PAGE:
Clarence Cecil Adams, age 70, died in Memphis, his hometown, in 1999 — too late to see his own story into print. But here it is: An American Dream: The Life of an African American Soldier and POW Who Spent Twelve Years in Communist China (University of Massachusetts Press). That lengthy subtitle, however, only begins to describe Adams' extraordinary life.
He was born in South Memphis — son of an 18-year-old mother and a father he never knew — and he grew up in a garage apartment behind the "old Coward Place," a house that would become the city's fine restaurant, Justine's. Life in 1930s Memphis wasn't easy for any child who was poor and black, but nonetheless, Adams was a happy kid. The grandmother who raised him nicknamed him "Skippy," and Adams did what he could do to make life better: He scavenged at the Chickasaw Coal Yard for his grandmother's kitchen stove. He shined shoes on Main Street. He worked room service at The Peabody.
He was also bright and headstrong, earning As and Bs in school but an F+ in conduct on one report card. And he was good in the ring: the boxing ring. At the age of 17, though, he left his hometown — as much to escape the police who one day knocked on his door as to escape the segregated South. Adams joined the U.S. Army.
He served in Japan, and when war was declared in 1950, he served a second tour of duty in Korea as a gunner. If he thought racism existed solely in the South, however, Adams learned soon enough that it operated at all levels of American society, including the armed services. But he survived.
He survived a Chinese raid on his all-black division. He survived the sub-zero march to a prisoner-of-war camp in North Korea, where he made it through almost three years of captivity. And in 1953, the year the war ended, he refused repatriation to the U.S. Adams chose instead to live in China, a society that, he believed, offered him the chance for a better education and better opportunities. And it did.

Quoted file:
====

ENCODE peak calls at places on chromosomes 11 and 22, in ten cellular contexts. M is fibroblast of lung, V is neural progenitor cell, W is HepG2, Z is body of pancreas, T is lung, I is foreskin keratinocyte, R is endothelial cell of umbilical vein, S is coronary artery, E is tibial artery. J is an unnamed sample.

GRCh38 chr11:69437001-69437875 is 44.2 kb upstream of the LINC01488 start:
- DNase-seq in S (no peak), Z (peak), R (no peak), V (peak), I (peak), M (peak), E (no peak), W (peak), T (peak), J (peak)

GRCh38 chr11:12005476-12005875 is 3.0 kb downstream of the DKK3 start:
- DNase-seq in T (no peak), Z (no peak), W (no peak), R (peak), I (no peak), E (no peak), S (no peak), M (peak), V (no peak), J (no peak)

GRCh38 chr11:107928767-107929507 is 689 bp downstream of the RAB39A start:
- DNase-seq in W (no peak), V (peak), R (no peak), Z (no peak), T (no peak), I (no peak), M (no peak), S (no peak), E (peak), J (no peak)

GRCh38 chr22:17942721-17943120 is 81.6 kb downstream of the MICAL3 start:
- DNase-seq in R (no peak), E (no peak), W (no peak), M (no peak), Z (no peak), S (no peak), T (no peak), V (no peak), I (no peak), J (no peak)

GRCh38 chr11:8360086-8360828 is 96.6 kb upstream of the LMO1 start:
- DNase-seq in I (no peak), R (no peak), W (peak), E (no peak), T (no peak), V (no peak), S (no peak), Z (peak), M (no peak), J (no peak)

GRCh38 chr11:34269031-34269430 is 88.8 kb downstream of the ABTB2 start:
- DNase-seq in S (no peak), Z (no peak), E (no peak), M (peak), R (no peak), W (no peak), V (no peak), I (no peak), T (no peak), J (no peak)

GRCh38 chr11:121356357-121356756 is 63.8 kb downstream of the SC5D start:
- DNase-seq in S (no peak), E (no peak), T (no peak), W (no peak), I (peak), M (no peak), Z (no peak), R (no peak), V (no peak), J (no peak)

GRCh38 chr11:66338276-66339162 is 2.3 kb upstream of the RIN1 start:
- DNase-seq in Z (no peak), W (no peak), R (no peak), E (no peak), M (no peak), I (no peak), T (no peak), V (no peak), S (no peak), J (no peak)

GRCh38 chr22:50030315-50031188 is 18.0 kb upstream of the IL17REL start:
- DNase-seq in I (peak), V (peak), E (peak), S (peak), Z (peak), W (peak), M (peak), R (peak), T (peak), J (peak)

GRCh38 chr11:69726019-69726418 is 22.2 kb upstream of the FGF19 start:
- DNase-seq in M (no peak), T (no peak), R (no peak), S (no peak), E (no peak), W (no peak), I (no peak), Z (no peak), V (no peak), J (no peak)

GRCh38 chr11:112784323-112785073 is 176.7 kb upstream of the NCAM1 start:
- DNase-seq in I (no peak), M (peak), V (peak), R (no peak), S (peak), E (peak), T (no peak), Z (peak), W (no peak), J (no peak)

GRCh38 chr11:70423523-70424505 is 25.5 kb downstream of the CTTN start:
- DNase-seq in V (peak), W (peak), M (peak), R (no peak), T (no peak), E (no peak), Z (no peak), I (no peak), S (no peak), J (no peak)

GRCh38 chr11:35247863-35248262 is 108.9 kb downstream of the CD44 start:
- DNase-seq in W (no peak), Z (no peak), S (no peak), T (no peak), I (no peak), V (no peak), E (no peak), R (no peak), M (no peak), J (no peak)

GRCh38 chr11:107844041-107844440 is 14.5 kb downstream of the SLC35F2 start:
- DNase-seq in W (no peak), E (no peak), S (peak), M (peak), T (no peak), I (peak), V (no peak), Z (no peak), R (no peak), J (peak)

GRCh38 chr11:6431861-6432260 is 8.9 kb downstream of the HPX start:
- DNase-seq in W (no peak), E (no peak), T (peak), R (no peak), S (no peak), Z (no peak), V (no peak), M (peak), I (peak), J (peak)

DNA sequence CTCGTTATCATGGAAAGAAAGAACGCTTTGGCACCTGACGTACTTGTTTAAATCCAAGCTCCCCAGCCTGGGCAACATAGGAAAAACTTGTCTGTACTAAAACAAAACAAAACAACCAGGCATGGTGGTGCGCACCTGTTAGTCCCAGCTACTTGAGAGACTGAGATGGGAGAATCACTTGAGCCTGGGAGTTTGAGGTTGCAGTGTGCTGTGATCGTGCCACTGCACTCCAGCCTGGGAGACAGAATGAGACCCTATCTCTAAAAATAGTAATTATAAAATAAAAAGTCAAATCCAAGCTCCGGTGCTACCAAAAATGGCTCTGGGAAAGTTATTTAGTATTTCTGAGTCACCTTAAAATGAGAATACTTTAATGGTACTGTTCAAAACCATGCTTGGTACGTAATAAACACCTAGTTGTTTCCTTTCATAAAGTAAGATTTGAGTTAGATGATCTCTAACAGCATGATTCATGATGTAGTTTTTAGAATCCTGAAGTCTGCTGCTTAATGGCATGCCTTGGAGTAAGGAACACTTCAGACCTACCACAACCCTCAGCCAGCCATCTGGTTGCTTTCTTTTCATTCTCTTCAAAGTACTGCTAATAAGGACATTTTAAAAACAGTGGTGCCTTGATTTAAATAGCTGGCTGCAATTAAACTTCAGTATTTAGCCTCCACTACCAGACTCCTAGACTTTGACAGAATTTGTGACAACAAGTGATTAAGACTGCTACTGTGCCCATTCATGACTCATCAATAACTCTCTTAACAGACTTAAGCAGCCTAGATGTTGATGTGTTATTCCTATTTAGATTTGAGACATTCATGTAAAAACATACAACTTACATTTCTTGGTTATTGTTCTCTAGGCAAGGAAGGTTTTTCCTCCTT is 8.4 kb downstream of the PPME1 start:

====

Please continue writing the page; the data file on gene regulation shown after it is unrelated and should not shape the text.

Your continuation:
Adams earned a degree in Chinese literature, and he worked as a translator for the Foreign Languages Press. He met and married his wife, Lin, and he fathered two children, a daughter, Della, and a son, Louis. He talked to W.E.B. Du Bois, Mao Zedong, and Chou En-lai. But he never joined the Communist Party, and he was never the "turncoat" that newspapers, including The Commercial Appeal and the Memphis Press-Scimitar, labeled him.
It was a label hard to live down — especially after Adams, in a broadcast issued over Radio Hanoi in 1965, urged black American soldiers in Vietnam to return home and fight first for their political and economic freedom in the U.S.
In 1966, at the beginning of China's Cultural Revolution, Adams himself returned home, to Memphis, with his wife and children. What he faced was a summons to appear before the House Un-American Activities Committee in Washington. The charge: disruption of the morale of American fighting forces in Vietnam. In Adams' honest testimony before that committee, however, the charge was dropped.
Without money and without the prospects of a career, however, life for Adams in Memphis meant years of hard luck coupled with hard work. So he took what he could get: agent for a black-owned insurance company, and truck driver for a printing company. But Adams was and remained his own man, and in 1972, he and Lin opened the first of several Chinese restaurants throughout the city. He ended his life the proud owner of a home in a middle-class neighborhood — an integrated neighborhood that would have been unimaginable in 1930s Memphis. And he ends An American Dream — his memoir based on tape recordings and notes made by his daughter and with the help of editor Louis H. Carlson, a professor of history — this way:
"I was determined to be my own person and control my own destiny, and no one else was going to define who I was or tell me what I was supposed to do. When you think about it, isn't this what America is supposed to be all about?"
It's what An American Dream is certainly about. And as stories go, it's a fascinating, underreported chapter in Memphis and Cold War history.